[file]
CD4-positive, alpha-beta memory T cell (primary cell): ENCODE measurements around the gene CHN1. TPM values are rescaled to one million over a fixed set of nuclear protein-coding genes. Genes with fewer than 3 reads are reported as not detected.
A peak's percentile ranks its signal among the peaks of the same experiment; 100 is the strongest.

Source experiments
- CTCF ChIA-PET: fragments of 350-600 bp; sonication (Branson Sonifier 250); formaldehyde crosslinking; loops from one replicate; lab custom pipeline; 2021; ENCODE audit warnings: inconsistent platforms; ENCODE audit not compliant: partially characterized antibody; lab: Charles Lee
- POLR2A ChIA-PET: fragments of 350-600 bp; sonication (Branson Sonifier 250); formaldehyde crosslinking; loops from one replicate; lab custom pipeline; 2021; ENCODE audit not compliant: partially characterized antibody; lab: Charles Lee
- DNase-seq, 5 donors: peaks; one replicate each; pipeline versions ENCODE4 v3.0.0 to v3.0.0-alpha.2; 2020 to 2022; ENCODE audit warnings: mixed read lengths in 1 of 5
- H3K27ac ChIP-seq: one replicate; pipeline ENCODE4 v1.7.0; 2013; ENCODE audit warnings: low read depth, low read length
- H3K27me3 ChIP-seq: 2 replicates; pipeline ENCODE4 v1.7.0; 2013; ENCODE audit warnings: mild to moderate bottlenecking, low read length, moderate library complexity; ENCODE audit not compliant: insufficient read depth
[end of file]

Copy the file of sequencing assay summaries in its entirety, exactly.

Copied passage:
CD4-positive, alpha-beta memory T cell (primary cell): ENCODE measurements around the gene CHN1. TPM values are rescaled to one million over a fixed set of nuclear protein-coding genes. Genes with fewer than 3 reads are reported as not detected.
A peak's percentile ranks its signal among the peaks of the same experiment; 100 is the strongest.

Source experiments
- CTCF ChIA-PET: fragments of 350-600 bp; sonication (Branson Sonifier 250); formaldehyde crosslinking; loops from one replicate; lab custom pipeline; 2021; ENCODE audit warnings: inconsistent platforms; ENCODE audit not compliant: partially characterized antibody; lab: Charles Lee
- POLR2A ChIA-PET: fragments of 350-600 bp; sonication (Branson Sonifier 250); formaldehyde crosslinking; loops from one replicate; lab custom pipeline; 2021; ENCODE audit not compliant: partially characterized antibody; lab: Charles Lee
- DNase-seq, 5 donors: peaks; one replicate each; pipeline versions ENCODE4 v3.0.0 to v3.0.0-alpha.2; 2020 to 2022; ENCODE audit warnings: mixed read lengths in 1 of 5
- H3K27ac ChIP-seq: one replicate; pipeline ENCODE4 v1.7.0; 2013; ENCODE audit warnings: low read depth, low read length
- H3K27me3 ChIP-seq: 2 replicates; pipeline ENCODE4 v1.7.0; 2013; ENCODE audit warnings: mild to moderate bottlenecking, low read length, moderate library complexity; ENCODE audit not compliant: insufficient read depth